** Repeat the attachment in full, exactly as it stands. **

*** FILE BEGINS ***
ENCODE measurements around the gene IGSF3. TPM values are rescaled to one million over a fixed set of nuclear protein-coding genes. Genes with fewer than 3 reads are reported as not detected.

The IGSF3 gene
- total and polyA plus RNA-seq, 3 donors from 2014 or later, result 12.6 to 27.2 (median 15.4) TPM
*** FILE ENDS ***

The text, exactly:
ENCODE measurements around the gene IGSF3. TPM values are rescaled to one million over a fixed set of nuclear protein-coding genes. Genes with fewer than 3 reads are reported as not detected.

The IGSF3 gene
- total and polyA plus RNA-seq, 3 donors from 2014 or later, result 12.6 to 27.2 (median 15.4) TPM